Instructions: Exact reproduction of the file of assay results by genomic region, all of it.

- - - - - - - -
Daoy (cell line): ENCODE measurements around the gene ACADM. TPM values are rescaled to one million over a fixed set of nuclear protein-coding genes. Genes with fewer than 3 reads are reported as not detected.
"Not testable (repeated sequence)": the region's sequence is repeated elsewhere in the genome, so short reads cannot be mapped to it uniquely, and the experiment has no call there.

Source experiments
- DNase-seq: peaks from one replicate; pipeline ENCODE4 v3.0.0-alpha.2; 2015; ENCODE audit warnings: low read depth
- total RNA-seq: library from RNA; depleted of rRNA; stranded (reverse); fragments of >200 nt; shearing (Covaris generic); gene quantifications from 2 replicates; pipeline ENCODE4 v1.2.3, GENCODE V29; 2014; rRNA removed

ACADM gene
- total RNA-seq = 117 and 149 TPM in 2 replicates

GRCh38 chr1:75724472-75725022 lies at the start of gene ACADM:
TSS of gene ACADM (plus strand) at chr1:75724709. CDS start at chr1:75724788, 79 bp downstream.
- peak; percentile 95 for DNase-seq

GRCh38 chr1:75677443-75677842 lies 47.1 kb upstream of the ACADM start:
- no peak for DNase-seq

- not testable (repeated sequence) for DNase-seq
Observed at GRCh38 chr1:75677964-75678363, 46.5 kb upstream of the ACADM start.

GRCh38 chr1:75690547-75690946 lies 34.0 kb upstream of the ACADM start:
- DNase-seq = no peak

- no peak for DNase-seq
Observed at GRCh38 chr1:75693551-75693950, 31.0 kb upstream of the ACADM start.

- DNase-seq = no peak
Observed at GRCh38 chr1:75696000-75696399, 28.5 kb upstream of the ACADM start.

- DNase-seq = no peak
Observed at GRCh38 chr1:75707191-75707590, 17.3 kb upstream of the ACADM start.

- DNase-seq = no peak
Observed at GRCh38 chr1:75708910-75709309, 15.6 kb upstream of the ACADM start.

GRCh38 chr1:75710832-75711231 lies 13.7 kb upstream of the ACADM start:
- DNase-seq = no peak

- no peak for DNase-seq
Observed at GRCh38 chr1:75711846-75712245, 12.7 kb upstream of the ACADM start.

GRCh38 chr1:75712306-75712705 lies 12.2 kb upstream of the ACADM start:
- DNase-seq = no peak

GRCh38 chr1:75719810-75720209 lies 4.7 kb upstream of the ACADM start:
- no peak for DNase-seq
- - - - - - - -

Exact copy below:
Daoy (cell line): ENCODE measurements around the gene ACADM. TPM values are rescaled to one million over a fixed set of nuclear protein-coding genes. Genes with fewer than 3 reads are reported as not detected.
"Not testable (repeated sequence)": the region's sequence is repeated elsewhere in the genome, so short reads cannot be mapped to it uniquely, and the experiment has no call there.

Source experiments
- DNase-seq: peaks from one replicate; pipeline ENCODE4 v3.0.0-alpha.2; 2015; ENCODE audit warnings: low read depth
- total RNA-seq: library from RNA; depleted of rRNA; stranded (reverse); fragments of >200 nt; shearing (Covaris generic); gene quantifications from 2 replicates; pipeline ENCODE4 v1.2.3, GENCODE V29; 2014; rRNA removed

ACADM gene
- total RNA-seq = 117 and 149 TPM in 2 replicates

GRCh38 chr1:75724472-75725022 lies at the start of gene ACADM:
TSS of gene ACADM (plus strand) at chr1:75724709. CDS start at chr1:75724788, 79 bp downstream.
- peak; percentile 95 for DNase-seq

GRCh38 chr1:75677443-75677842 lies 47.1 kb upstream of the ACADM start:
- no peak for DNase-seq

- not testable (repeated sequence) for DNase-seq
Observed at GRCh38 chr1:75677964-75678363, 46.5 kb upstream of the ACADM start.

GRCh38 chr1:75690547-75690946 lies 34.0 kb upstream of the ACADM start:
- DNase-seq = no peak

- no peak for DNase-seq
Observed at GRCh38 chr1:75693551-75693950, 31.0 kb upstream of the ACADM start.

- DNase-seq = no peak
Observed at GRCh38 chr1:75696000-75696399, 28.5 kb upstream of the ACADM start.

- DNase-seq = no peak
Observed at GRCh38 chr1:75707191-75707590, 17.3 kb upstream of the ACADM start.

- DNase-seq = no peak
Observed at GRCh38 chr1:75708910-75709309, 15.6 kb upstream of the ACADM start.

GRCh38 chr1:75710832-75711231 lies 13.7 kb upstream of the ACADM start:
- DNase-seq = no peak

- no peak for DNase-seq
Observed at GRCh38 chr1:75711846-75712245, 12.7 kb upstream of the ACADM start.

GRCh38 chr1:75712306-75712705 lies 12.2 kb upstream of the ACADM start:
- DNase-seq = no peak

GRCh38 chr1:75719810-75720209 lies 4.7 kb upstream of the ACADM start:
- no peak for DNase-seq